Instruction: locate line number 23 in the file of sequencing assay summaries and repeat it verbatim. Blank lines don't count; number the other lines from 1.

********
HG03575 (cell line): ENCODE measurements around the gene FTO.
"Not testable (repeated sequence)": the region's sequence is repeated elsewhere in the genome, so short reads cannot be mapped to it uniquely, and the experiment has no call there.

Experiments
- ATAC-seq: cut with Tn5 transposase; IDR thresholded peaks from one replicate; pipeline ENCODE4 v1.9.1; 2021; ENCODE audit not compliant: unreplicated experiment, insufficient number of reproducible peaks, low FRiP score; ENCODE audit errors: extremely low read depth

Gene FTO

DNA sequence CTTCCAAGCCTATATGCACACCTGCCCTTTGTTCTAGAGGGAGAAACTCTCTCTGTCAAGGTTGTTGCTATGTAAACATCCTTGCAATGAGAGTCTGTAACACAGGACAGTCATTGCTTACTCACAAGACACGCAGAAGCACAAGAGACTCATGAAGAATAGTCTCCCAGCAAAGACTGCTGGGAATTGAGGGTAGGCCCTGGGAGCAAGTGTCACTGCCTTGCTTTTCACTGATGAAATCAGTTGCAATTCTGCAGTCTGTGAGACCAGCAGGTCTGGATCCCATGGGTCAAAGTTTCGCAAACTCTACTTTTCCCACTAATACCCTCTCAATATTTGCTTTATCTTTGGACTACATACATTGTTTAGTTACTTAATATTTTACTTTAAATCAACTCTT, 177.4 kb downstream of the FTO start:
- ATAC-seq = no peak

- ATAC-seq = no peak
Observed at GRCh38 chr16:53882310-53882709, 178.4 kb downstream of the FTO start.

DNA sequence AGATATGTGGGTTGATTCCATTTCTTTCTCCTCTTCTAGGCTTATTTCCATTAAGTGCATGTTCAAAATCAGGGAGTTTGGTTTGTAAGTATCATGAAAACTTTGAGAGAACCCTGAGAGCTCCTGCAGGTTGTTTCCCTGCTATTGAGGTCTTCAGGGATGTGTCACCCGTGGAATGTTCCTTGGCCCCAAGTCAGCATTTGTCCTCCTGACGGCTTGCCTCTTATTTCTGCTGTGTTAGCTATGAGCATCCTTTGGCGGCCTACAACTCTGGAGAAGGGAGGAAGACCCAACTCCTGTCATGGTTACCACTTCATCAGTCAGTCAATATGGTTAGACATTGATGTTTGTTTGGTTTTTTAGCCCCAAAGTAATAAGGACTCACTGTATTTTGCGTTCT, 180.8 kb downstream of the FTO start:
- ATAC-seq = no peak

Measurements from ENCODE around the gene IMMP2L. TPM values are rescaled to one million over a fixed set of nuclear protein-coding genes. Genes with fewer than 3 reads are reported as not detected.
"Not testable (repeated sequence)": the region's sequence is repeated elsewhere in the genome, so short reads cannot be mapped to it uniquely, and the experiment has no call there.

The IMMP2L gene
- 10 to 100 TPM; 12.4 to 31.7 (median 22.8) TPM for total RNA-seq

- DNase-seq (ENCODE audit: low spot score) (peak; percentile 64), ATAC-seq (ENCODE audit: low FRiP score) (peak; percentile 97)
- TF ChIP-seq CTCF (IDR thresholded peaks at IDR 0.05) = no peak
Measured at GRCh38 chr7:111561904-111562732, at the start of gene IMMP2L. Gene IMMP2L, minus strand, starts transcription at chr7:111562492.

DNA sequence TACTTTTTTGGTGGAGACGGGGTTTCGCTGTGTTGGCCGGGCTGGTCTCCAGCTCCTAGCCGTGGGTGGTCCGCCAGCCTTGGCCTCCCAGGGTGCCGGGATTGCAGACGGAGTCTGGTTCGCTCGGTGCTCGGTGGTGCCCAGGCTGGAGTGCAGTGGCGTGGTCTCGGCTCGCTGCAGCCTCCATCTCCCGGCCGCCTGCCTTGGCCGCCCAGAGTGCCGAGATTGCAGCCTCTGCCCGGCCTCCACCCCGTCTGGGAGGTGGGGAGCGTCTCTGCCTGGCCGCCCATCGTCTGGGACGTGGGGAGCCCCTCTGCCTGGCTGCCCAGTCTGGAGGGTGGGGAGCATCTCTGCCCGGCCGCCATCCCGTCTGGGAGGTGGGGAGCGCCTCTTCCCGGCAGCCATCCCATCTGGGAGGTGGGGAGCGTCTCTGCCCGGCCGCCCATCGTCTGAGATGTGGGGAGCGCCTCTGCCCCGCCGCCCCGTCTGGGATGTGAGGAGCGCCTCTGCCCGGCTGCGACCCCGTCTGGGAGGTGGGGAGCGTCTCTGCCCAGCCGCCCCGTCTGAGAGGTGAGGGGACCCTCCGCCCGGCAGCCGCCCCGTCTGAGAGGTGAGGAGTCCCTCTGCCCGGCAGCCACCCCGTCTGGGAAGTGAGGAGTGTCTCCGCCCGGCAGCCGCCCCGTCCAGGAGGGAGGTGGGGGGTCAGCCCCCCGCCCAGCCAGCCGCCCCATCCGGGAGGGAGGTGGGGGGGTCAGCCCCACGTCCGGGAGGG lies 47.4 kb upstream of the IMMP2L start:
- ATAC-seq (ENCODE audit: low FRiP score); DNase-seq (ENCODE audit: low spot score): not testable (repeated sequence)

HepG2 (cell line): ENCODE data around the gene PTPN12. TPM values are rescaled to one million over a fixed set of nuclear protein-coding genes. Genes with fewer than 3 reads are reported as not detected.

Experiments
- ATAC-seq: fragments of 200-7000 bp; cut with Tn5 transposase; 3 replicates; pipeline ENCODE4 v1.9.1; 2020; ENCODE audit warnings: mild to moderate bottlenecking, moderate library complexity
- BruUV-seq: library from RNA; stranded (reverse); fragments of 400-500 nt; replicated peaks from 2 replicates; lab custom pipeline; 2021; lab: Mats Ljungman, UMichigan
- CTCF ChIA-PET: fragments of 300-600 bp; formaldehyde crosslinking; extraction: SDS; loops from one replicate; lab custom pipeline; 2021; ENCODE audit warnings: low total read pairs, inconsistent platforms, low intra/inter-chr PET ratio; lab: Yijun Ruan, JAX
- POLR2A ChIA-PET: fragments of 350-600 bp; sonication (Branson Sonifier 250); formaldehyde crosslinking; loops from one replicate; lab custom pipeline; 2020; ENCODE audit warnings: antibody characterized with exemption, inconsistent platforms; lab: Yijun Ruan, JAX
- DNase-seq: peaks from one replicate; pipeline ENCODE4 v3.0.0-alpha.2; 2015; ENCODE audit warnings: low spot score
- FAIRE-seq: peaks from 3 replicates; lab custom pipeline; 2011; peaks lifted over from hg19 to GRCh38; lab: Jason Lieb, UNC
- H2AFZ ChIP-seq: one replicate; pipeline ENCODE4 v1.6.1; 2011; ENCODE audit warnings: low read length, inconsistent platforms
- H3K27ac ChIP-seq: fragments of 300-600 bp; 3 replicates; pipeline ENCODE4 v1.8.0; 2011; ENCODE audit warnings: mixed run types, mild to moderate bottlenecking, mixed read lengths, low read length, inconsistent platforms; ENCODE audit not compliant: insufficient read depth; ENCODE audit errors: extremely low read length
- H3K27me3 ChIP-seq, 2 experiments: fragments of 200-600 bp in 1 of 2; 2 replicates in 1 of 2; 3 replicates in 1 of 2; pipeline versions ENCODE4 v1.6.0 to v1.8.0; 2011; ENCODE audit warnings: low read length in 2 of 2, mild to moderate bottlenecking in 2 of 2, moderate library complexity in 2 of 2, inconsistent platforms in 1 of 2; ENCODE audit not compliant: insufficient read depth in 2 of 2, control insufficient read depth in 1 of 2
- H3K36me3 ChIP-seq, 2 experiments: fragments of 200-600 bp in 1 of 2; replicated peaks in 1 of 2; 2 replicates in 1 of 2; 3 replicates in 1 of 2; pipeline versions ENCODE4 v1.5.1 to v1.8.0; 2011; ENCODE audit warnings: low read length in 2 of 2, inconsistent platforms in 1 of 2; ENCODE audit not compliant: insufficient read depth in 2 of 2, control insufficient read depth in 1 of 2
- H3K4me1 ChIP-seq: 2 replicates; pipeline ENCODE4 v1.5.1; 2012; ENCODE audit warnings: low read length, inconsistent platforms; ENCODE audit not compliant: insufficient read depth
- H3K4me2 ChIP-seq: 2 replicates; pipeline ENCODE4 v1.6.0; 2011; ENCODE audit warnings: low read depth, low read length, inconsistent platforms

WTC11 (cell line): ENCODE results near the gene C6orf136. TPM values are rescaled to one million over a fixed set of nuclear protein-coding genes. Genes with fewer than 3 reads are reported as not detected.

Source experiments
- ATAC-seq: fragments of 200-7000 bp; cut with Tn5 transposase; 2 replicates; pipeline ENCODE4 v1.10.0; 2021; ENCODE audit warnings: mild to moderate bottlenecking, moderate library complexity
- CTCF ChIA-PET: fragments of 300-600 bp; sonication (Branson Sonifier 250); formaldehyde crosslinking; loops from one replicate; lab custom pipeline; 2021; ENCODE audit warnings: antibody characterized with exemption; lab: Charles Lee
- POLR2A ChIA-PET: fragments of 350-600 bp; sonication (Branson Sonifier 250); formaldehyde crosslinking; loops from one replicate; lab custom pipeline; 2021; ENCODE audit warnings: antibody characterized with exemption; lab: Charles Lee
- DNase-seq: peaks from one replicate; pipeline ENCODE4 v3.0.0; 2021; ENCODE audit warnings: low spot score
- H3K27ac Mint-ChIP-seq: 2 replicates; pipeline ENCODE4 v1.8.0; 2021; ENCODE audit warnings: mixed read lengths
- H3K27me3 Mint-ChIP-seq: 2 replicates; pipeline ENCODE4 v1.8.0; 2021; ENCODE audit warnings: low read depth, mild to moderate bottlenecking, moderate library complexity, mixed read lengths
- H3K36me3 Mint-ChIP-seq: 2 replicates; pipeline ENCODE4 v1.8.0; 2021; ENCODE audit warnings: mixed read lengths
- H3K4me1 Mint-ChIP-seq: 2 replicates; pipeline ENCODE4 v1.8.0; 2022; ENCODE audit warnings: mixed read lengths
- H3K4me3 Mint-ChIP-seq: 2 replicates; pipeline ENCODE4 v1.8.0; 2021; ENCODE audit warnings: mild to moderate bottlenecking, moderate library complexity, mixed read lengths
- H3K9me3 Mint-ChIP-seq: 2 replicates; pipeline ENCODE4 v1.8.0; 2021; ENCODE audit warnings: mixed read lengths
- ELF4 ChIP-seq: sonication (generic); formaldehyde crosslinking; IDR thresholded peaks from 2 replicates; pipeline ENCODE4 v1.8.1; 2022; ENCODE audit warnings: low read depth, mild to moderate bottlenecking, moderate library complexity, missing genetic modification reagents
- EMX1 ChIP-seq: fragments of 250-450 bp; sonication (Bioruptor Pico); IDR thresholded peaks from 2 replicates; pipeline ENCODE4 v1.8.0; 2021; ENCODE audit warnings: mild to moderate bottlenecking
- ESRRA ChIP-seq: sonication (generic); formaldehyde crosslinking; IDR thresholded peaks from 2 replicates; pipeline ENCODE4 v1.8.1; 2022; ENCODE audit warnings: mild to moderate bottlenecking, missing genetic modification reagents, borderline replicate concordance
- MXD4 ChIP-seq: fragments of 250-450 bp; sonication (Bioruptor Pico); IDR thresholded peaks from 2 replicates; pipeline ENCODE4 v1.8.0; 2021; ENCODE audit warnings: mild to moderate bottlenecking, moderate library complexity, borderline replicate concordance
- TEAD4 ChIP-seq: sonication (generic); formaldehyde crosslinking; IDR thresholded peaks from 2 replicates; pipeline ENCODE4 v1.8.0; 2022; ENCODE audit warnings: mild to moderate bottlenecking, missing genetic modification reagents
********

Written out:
- ATAC-seq: fragments of 200-7000 bp; cut with Tn5 transposase; 3 replicates; pipeline ENCODE4 v1.9.1; 2020; ENCODE audit warnings: mild to moderate bottlenecking, moderate library complexity